After being cooped up most of the winter months, many of us are ready to shed the clutter and revitalize our homes with a deep spring-cleaning. What starts off with good intentions can often build into a mountain of frustration, especially for parents who get one area clean just in time for the kiddos to undo all your progress in a previous area. The process can get overwhelming, but it doesn’t have to. Here are some spring-cleaning and de-cluttering tips from local business owners.
Smaller Feats Lead to Larger Successes
Looking at everything that needs to be done can be daunting. Instead, Sarah Watson, owner of The Clutter Cure, says to start in the room that has the most clutter and take a few hours a day to organize.
“For example, if your kids rooms are over-run with toys, take one to two hours and sort through what they play with and what they don’t,” she says. “Group toys together, and make piles of items to donate, trash and sell. If your neighborhood does an annual garage/yard sale in the spring, make it a goal to have everything sorted a couple weeks in advance so all your “sell” items are ready to go.”
Let the Light Shine — And Find the Grime!
“We are all ready for that sunshine to stream in after a long dreary winter,” Watson says.
While the sunshine can help lighten the mood, Heidi Hartigan, owner of Green & Chic Cleaning Services, also suggests letting nature help clean the air in your home by opening the windows (if allergy season will permit, of course).
When you take down the curtains, give the window blinds a good wipe down or vacuuming, and clean the windows, the winter dust settles, literally, and ceiling cobwebs steal the spotlight.
“As you sort through and clean the high stuff, you will knock dust down,” Watson says, so start ditching the dust by taking a broom or extension pole with a duster attachment to the ceiling corners and walls. Then, take down the glass globes from the fans and chandeliers and run them through the dishwasher without soap; let them air dry before putting them back up.
Once all the high dusting is done, it’s time to hit the tops, sides, and legs of your furniture, followed by baseboards and floors.
The Walls to Success
Walls free of grime and spots can make a room feel larger, cleaner and less cluttered.
“Put on your favorite music, mix a bowl of dish soap in water and spend a few hours wiping down those grimy places,” Watson says.
Hartigan recommends using an all-purpose spray made from vinegar and orange peels when wiping down vents and air filter covers.
“Don’t forget to wipe down the plate covers for all of your light switches as you go,” Watson says.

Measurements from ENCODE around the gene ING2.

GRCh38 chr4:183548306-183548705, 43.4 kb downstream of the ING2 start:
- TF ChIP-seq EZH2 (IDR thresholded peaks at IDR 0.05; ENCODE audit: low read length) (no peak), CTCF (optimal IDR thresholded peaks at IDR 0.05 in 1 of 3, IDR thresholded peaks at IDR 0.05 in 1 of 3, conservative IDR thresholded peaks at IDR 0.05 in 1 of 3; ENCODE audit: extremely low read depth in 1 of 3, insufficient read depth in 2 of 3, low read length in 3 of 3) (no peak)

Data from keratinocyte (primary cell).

Practice Makes Perfect!
Take Tip #1 and apply it throughout your home. It may take some time, but it’s better than getting overwhelmed and quitting altogether!
Then, to maintain a clean home, tackle one large project every other week, like wall-wiping or stove-cleaning, Hartigan says, while Watson notes to also keep up with the smaller, more simple tasks like dusting sweeping/mopping throughout the week.
Hartigan emphasizes using natural cleaners, like essential oils for water spots and a vinegar/baking soda mix for grout, to reduce the effects that chemicals can have during concentrated cleaning times.
A Family Affair
Enlist the children — and other adults — to help with the chores, too. There are a number of chore charts and even chore apps available online to assign duties. Remember: Rewards don’t have to come in the form of an allowance, either; staying up for an extra 10 minutes past bedtime or choosing the family movie for movie night as a reward for being an exemplary chore ninja can motivate even the tiniest mess-makers that get “so sleepy” when it’s time to pick-up their rooms, take laundry to the basket or trash to the bin.
Both Watson and Hartigan recommend doing a fall deep-cleaning in addition to weekly and monthly sprucing up to lessen the chore come spring.
“To keep up with the projects throughout the year, set a goal of doing one extra project a month,” Watson says. “For example, I go through my kids toys right before Christmas, that way there’s not as much to weed out come spring. And at Christmas, you’re replacing what you’re getting rid of!”
And, of course, help is always available.
“Sometimes, letting a professional help you out is what’s best for your sanity!” Hartigan says.
While national non-profits like The Goodwill or Salvation Army can certainly make drop-off of old items easy, consider donating toys to local non-profits like Isabel’s House or Sammy’s Window, or maternity/infant items to the Pregnancy Care Center. Household items beyond the kids’ rooms can be donated to local non-profits Lifehouse Crisis Maternity Home or Harmony House.
The Clutter Cure
Visit Online: www.cluttercure.org
Email: Sarah Watson at firstname.lastname@example.org
Green & Chic Cleaning Services
Visit Online: facebook.com/greenchiccleaning
Email: Heidi Hartigan at email@example.com